The ospreys are not the only spring show on the ranch. Last spring’s performances included another maternal struggle within 50 vertical feet of Harriet. In the barn stall beneath the ospreys’ nest, the Lovely Lady Lonza spent night after night shifting her burdening weight to find comfort during the last days of her pregnancy. The foal watch commenced when Lonza began to “wax” and drip creamy colostrum in preparation for nursing. Her stall was lined with soft, clean straw and a mobile webcam positioned so every corner was in view. Everyone watched, and waited, and timed contractions – for three full nights in a row. At one point viewer Bev from Oklahoma wrote on the chat, “Well, it’s 4 a.m. where I live and I think I will turn in. If someone had told me that in my 76th year, I would be sitting up all night timing the contractions of a horse in Montana, I would have had to call them a liar. But here I am waiting.”

Finally, on May 3rd, the miracle of birth swept us all up, held us quietly, and stopped time. Lonza laid down and within minutes a huge, palomino colt slid out of her body into the straw, rested for a few moments, clumsily found its feet, and unsteadily stood, searching for his first meal of life-giving colostrum. The waiting, the fretting, the late-night yawns and stories to keep each other awake vanished from our minds as joyful smiles spread across all our faces. 

The Bitterroot River defines yet another aspect of Dunrovin’s world. Rivers aren’t subtle to their response to each season. The river overflows its banks, spreading itself across the land, scattering logs and debris along its paths, and carving new courses through the landscape. It demands attention. Boiling currents and rising waters that engulf green meadows to form small lakes cannot be ignored. We have come to love this annual spring display of the Bitterroot River’s might. In a striking display of destruction and regeneration, the Bitterroot uses what it tears down upstream to build downstream. Trees fall, ponds form, channels wander, and life rushes in.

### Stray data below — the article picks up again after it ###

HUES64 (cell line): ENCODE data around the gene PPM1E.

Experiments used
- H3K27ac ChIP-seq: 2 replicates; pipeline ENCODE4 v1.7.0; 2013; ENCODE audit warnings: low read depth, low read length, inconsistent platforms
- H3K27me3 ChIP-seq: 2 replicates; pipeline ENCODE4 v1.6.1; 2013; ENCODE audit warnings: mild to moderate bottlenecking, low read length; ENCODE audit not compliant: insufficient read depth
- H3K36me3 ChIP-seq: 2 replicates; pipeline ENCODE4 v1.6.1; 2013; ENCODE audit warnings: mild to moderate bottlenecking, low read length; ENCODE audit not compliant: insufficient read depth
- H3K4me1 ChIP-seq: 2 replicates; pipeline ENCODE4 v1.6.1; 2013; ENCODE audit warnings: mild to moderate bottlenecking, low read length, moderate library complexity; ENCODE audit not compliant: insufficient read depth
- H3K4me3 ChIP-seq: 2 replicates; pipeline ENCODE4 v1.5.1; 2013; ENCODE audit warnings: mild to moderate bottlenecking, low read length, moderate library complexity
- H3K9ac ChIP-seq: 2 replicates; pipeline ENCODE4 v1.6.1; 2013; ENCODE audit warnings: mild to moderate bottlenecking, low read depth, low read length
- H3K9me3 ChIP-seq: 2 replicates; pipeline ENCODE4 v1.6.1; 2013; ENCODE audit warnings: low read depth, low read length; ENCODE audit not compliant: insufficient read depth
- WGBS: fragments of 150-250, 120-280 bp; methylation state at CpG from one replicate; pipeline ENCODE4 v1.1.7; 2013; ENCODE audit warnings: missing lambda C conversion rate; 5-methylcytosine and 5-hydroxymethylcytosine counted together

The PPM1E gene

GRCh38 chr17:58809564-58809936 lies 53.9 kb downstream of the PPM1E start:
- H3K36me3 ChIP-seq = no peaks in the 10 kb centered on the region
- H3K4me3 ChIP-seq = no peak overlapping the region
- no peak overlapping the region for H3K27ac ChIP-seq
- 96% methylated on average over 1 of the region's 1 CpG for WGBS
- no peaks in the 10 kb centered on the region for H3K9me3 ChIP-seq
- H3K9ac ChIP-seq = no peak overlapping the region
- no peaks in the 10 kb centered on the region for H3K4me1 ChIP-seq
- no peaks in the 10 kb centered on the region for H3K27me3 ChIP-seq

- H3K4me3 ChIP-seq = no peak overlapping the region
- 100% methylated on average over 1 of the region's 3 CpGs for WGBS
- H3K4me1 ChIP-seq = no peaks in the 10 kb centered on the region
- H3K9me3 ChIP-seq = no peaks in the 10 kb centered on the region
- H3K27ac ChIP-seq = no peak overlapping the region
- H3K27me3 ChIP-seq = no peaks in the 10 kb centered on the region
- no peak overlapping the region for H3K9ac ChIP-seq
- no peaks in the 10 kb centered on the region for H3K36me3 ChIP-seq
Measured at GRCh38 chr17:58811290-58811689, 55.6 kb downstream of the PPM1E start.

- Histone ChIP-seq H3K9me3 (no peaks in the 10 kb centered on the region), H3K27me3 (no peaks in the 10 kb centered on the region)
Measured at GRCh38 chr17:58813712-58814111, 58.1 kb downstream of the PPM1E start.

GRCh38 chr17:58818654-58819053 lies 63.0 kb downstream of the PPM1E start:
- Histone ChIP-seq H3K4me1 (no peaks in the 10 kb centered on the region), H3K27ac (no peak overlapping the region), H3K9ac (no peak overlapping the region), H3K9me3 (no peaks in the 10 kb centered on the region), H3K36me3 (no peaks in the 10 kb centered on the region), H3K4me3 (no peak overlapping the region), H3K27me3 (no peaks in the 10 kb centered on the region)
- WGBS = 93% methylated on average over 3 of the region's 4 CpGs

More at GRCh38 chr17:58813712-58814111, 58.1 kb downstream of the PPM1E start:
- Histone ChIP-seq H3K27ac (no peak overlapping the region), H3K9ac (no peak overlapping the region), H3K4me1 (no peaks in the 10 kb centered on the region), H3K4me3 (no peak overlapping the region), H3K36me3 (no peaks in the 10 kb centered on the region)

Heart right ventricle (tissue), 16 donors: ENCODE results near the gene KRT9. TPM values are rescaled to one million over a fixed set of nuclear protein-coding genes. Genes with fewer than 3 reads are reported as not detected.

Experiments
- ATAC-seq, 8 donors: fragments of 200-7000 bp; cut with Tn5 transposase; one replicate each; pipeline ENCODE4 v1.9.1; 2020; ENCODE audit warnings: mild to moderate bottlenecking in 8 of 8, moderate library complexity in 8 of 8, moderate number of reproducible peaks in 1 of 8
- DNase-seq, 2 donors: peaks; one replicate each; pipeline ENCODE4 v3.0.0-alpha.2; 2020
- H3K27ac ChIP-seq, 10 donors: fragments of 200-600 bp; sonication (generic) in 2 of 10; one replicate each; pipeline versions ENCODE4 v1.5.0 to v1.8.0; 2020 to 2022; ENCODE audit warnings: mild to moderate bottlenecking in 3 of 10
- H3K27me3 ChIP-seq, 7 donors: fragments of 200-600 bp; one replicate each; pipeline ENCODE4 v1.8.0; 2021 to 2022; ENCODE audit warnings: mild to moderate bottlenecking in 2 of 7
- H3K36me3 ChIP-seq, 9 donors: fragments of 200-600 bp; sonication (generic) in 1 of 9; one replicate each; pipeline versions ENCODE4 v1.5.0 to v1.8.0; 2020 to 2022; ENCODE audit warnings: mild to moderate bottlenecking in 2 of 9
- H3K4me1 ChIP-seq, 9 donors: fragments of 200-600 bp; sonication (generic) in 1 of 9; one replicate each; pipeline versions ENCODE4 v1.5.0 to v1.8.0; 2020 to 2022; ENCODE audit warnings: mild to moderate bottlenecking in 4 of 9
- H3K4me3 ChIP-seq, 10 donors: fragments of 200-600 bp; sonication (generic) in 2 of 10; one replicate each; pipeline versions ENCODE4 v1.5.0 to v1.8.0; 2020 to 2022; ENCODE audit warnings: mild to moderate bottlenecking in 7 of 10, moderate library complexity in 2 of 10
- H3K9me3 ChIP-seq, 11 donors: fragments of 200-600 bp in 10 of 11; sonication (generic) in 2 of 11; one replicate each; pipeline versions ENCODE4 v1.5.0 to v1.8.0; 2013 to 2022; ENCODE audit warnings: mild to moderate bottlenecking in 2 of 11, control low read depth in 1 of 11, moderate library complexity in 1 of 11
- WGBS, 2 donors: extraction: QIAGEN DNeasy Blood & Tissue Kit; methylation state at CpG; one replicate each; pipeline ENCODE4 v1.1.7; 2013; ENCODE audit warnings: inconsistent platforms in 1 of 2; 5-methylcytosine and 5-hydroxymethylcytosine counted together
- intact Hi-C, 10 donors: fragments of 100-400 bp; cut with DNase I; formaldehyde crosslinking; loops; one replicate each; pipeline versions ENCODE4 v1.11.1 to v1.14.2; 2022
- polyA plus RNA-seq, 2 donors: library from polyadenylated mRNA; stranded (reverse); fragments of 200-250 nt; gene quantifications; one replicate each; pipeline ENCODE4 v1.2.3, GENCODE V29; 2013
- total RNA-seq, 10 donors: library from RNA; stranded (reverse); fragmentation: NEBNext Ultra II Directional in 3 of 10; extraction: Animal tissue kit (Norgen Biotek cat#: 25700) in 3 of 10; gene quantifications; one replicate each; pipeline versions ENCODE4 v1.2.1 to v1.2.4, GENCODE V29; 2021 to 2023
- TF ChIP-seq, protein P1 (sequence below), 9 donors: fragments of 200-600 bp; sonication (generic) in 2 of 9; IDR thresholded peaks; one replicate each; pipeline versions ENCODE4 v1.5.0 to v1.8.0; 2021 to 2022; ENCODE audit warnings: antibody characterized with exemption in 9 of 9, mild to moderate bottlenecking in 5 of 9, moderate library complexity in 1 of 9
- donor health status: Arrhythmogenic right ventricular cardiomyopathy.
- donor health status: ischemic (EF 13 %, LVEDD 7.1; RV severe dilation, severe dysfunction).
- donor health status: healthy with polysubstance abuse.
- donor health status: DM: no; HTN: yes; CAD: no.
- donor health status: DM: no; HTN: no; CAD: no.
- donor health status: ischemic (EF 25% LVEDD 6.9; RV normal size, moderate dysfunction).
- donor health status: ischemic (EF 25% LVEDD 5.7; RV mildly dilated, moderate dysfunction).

These exciting moments at the osprey’s nest, the foaling barn, and river’s banks punctuate the more orderly progression that spring makes in Dunrovin’s pastures, gardens, and orchard. The fruit trees gradually turn a light pea green as tiny new twigs form to hold tight little buds. Imperceptibly, petals of white and pink and red uncurl to show their glorious blossoms. The scent of lilacs permeates the air. The hum of orchard bees sings in our ears as they flit from pistil to pistil, pollinating each in their path. A flowering crabapple tree beckons us to stop and remember a beloved departed animal in whose name the tress was planted year ago. 

Fresh from a winter of rest, the horses return to start their conditioning programs and welcome the youngsters participating after-school pony clubs. They are glad to see each other. Every living creature turns cheeks and sides to the warming sun. Soon the tack brushes and combs are full of fur as the horses shed their long winter coats.  

These are the spring moments that stir our hopes and dreams and ambitions back to life each year. This is why we toil through long hours of endless chores, broken fences, and frozen pipes, ignoring whatever weather the skies serve up, and catching sleep as best we can. Spring’s never-ending parade of life’s renewal and resilience sustains us. This is what we long to share and what we humbly offer our many guests who come to visit.